Difference between bronchiectasis of tuberculosis and ABPA is of different location because it is more distal in tuberculosis whereas it is more proximal in the cases of ABPA causing central bronchiectasis.[9] Central bronchiectasis is a hallmark of disease, and it is present in most of the patients.[10] As the patient was started on ATT without actual disease, a lot of many misdeeds happened. First and foremost is wrong treatment, together with wrong data collection, and more importantly no actual treatment was given to patient, hence, leading to more chances of fibrotic lung disease and disability. ’Soft indication’ for starting ATT as a case of smear negative pulmonary tuberculosis in the case of no sputum positivity in a patient with CXR opacities should not be promoted. One of the reasons for failure of National Tuberculosis Programme was reliability on CXR to diagnose tuberculosis which has wide intra- and inter-observation bias. Review by pulmonologist and further investigation at higher centre may help in curbing wrong treatment.

Second case suspected as a case of carcinoma lung was evaluated for ABPA on first OPD visit due to clinical symptoms, examination finding and CT chest review. Due to mass like appearance of lesion, carcinoma was suspected, perhaps keeping in view of her age. Suspecting carcinoma was a blessing in disguise, because she was not wrongly put on ATT and sent for further evaluation. Both the cases yielded no fungi on sputum examination but sputum positivity varied in various studies from 15.3 to 82.6%.[11] In these case reports, fibre optic bronchoscopy was not done as history, but radiological and serological investigations were good enough to clinch the diagnosis. Serum IgE was raised in both the cases with raised Aspergillus specific IgE, but it may be low in fibrotic lung disease, during remission and patients on oral steroid.[12] Immediate skin reactivity was not done because it was not available. Bronchial asthma has been seen in patients treated for pulmonary tuberculosis which has been attributed to the increase in Th2 response and suppression of Th1 response after treatment with ATT. Most important clue which was missed or ignored was wheeze on initial examination in both cases though endobronchial tuberculosis can mimic as bronchial asthma. Corticosteroids are the main stay of treatment with anti-fungal agents added to decrease antigen load and steroid sparing effect. Human monoclonal anti-IgE antibody (omalizumab) has been used in few case reports, but status regarding its use is still not validated.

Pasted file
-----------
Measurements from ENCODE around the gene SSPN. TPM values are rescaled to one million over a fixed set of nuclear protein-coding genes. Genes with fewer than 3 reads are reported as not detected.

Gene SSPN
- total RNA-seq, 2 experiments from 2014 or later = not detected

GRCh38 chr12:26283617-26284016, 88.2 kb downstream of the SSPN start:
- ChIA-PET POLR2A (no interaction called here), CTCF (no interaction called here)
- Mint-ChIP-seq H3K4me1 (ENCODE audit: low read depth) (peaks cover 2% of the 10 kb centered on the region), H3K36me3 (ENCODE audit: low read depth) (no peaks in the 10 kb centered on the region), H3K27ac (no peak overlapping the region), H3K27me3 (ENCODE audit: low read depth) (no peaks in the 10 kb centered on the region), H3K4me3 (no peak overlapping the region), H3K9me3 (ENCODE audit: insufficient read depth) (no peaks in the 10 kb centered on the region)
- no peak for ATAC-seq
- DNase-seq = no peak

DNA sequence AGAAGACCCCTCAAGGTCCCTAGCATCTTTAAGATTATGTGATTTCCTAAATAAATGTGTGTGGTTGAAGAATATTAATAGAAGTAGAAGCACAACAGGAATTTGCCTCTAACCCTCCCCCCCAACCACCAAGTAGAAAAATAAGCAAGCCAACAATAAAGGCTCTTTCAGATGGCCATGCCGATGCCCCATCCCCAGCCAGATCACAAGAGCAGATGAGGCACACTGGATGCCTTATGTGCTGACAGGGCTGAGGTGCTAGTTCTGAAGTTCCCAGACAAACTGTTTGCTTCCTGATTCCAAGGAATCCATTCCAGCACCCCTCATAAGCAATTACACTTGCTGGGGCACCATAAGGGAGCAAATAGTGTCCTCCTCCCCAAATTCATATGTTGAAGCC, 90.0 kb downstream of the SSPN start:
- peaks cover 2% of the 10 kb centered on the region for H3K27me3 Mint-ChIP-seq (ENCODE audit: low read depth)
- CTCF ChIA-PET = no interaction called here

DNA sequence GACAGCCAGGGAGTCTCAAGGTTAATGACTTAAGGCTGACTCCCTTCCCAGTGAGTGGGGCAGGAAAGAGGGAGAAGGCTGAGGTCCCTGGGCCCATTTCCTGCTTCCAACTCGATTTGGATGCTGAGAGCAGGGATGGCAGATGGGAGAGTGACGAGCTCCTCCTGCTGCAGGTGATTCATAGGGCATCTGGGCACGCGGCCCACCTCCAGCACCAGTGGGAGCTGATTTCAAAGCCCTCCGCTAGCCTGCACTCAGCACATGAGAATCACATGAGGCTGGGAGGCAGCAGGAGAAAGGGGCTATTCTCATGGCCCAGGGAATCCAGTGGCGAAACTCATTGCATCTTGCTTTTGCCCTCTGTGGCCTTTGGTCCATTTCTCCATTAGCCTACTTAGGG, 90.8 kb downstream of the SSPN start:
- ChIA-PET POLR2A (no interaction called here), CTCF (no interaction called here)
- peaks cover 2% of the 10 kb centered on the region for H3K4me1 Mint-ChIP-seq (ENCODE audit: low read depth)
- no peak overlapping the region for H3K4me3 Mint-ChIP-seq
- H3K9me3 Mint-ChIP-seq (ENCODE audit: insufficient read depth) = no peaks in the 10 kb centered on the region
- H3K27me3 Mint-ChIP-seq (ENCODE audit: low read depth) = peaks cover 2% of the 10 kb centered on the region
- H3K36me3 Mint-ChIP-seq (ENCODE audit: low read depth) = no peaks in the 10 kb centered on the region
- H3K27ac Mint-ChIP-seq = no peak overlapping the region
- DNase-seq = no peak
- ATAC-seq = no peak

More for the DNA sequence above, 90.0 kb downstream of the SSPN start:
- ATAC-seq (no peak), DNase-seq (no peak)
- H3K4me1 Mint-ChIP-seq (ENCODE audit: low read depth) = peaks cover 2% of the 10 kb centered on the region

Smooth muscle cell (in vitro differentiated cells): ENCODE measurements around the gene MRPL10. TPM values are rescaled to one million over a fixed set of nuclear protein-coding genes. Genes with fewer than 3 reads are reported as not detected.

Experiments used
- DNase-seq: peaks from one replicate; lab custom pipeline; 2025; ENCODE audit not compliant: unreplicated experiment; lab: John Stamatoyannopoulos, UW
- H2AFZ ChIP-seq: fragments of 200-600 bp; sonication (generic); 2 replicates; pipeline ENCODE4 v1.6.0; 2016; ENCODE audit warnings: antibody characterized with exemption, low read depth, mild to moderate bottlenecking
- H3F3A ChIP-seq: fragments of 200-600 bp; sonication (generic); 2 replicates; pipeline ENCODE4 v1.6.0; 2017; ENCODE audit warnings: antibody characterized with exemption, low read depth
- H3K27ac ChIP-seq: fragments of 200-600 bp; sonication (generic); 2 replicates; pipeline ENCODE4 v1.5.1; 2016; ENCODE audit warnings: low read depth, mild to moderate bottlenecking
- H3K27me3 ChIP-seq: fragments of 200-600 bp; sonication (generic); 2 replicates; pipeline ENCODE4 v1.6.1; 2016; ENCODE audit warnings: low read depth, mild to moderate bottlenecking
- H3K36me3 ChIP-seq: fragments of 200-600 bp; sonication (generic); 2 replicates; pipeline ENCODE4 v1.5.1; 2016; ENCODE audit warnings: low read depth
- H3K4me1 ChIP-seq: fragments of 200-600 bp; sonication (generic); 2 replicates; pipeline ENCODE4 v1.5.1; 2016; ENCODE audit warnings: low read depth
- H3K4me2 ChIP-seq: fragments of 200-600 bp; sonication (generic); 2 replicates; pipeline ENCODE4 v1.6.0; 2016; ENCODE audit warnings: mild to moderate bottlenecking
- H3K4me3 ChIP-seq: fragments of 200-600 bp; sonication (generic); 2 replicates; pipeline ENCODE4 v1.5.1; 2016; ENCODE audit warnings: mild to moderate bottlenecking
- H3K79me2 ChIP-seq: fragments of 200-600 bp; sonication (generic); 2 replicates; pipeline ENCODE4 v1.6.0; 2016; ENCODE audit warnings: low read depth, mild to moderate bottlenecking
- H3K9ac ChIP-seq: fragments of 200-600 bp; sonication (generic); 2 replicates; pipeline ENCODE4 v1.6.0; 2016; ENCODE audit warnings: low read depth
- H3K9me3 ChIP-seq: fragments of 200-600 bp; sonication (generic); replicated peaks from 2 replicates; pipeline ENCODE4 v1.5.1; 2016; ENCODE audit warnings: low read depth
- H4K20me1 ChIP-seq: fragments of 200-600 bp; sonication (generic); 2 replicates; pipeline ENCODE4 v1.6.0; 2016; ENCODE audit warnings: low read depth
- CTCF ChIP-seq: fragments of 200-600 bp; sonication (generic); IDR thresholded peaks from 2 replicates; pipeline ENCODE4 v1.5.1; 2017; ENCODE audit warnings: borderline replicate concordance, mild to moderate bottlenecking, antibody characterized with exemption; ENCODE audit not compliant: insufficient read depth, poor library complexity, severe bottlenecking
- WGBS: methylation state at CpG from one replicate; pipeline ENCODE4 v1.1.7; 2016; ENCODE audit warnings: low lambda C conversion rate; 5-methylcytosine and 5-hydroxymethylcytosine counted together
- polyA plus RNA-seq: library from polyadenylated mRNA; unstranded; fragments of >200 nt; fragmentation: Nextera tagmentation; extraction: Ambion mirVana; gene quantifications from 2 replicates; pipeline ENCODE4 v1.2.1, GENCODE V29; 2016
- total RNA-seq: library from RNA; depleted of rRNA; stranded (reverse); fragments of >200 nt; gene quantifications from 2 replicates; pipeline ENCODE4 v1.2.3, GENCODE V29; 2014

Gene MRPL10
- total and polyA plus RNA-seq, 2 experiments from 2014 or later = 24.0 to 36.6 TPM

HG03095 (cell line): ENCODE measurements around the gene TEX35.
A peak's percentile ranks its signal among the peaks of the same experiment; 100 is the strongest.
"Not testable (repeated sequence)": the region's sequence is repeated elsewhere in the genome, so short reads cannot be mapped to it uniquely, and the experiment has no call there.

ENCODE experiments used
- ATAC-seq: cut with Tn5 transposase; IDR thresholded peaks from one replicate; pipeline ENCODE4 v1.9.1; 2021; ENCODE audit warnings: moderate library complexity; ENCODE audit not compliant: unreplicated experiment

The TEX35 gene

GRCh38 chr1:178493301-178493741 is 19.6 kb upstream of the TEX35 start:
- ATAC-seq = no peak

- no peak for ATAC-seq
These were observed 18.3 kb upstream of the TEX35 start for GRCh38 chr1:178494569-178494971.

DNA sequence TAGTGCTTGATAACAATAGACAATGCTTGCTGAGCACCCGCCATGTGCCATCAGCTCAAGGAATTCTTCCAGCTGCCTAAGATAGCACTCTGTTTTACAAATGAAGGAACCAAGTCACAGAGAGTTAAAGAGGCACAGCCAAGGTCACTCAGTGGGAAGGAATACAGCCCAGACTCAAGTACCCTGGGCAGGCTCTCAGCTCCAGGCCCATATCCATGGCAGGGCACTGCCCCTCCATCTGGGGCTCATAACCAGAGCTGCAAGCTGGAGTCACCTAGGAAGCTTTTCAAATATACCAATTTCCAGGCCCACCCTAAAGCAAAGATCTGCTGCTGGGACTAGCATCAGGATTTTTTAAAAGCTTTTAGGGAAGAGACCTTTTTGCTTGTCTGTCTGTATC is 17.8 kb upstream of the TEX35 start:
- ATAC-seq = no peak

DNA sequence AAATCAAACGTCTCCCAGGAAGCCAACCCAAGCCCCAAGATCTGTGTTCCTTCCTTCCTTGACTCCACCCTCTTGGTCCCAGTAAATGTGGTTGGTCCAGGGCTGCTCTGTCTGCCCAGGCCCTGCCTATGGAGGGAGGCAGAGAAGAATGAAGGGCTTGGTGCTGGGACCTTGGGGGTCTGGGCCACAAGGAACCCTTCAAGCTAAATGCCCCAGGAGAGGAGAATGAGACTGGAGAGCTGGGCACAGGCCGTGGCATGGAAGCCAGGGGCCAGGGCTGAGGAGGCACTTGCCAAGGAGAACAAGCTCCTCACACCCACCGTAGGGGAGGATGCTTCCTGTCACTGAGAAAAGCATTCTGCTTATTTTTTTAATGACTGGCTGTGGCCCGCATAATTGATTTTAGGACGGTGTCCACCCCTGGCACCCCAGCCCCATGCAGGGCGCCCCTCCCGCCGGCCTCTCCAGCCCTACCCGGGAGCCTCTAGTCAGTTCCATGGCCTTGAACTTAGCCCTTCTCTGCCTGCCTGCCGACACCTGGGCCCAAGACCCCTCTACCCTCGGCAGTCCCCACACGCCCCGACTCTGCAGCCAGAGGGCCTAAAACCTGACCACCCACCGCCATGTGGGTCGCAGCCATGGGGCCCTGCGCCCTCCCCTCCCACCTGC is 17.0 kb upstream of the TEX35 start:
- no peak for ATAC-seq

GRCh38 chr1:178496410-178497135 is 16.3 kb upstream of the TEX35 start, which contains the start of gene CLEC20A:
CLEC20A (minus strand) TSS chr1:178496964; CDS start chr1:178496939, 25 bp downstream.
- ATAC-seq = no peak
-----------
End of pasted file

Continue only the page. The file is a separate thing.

Conclusion



ABPM remains a disease which is still least known, least clinically suspected and a ‘radiological mimicker’ of many illnesses. Awareness of entity, careful history taking and astute clinical examination may give important clinical clue to evaluate further. ‘All wheezes are not asthma’ and ‘Every cough more than 2 weeks should be evaluated for tuberculosis but not treated in haste as tuberculosis’. This becomes more important because most of the cases are treated as a case of pulmonary tuberculosis. Other differential diagnoses such as sarcoidosis, cryptogenic organising pneumonia, chronic eosinophilic pneumonia and carcinoma lung are further evaluated; hence, no wrong treatment is initiated. More awareness may help in curbing wrong diagnosis, wrong treatment and help in adhering to our motto of ‘Primum non nocere’ − first, do no harm.

Declaration of patient consent

The authors certify that they have obtained all appropriate patient consent forms. In the form the patients have given their consent for their images and other clinical information to be reported in the journal. The patients understand that their names and initials will not be published and due efforts will be made to conceal their identity, but anonymity cannot be guaranteed.

Financial support and sponsorship

Nil.

Conflicts of interest

There are no conflicts of interest.